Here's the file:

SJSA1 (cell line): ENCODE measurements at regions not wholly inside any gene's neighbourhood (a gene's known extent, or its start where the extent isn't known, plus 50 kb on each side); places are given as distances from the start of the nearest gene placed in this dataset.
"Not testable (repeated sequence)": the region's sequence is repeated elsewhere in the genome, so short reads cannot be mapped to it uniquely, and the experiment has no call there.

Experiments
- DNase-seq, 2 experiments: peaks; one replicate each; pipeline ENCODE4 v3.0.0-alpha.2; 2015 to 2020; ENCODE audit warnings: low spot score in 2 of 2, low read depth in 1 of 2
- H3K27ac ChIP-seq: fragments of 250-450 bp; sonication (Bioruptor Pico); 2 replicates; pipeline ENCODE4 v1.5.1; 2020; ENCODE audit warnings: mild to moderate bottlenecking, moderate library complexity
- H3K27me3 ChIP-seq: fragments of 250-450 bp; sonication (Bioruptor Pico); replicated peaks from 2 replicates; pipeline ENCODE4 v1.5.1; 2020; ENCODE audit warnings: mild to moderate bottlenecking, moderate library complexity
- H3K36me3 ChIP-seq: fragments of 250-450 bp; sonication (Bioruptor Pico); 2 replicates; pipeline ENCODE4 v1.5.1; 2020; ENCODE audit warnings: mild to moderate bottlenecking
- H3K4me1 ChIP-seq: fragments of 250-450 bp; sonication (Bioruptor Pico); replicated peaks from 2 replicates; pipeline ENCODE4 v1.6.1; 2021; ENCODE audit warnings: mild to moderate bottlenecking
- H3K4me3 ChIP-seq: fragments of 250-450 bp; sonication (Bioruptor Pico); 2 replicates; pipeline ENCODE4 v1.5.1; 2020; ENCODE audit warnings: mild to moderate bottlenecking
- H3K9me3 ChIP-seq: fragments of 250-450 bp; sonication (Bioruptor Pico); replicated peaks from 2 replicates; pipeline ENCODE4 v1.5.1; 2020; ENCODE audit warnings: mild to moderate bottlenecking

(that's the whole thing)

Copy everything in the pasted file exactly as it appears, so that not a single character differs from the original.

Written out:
SJSA1 (cell line): ENCODE measurements at regions not wholly inside any gene's neighbourhood (a gene's known extent, or its start where the extent isn't known, plus 50 kb on each side); places are given as distances from the start of the nearest gene placed in this dataset.
"Not testable (repeated sequence)": the region's sequence is repeated elsewhere in the genome, so short reads cannot be mapped to it uniquely, and the experiment has no call there.

Experiments
- DNase-seq, 2 experiments: peaks; one replicate each; pipeline ENCODE4 v3.0.0-alpha.2; 2015 to 2020; ENCODE audit warnings: low spot score in 2 of 2, low read depth in 1 of 2
- H3K27ac ChIP-seq: fragments of 250-450 bp; sonication (Bioruptor Pico); 2 replicates; pipeline ENCODE4 v1.5.1; 2020; ENCODE audit warnings: mild to moderate bottlenecking, moderate library complexity
- H3K27me3 ChIP-seq: fragments of 250-450 bp; sonication (Bioruptor Pico); replicated peaks from 2 replicates; pipeline ENCODE4 v1.5.1; 2020; ENCODE audit warnings: mild to moderate bottlenecking, moderate library complexity
- H3K36me3 ChIP-seq: fragments of 250-450 bp; sonication (Bioruptor Pico); 2 replicates; pipeline ENCODE4 v1.5.1; 2020; ENCODE audit warnings: mild to moderate bottlenecking
- H3K4me1 ChIP-seq: fragments of 250-450 bp; sonication (Bioruptor Pico); replicated peaks from 2 replicates; pipeline ENCODE4 v1.6.1; 2021; ENCODE audit warnings: mild to moderate bottlenecking
- H3K4me3 ChIP-seq: fragments of 250-450 bp; sonication (Bioruptor Pico); 2 replicates; pipeline ENCODE4 v1.5.1; 2020; ENCODE audit warnings: mild to moderate bottlenecking
- H3K9me3 ChIP-seq: fragments of 250-450 bp; sonication (Bioruptor Pico); replicated peaks from 2 replicates; pipeline ENCODE4 v1.5.1; 2020; ENCODE audit warnings: mild to moderate bottlenecking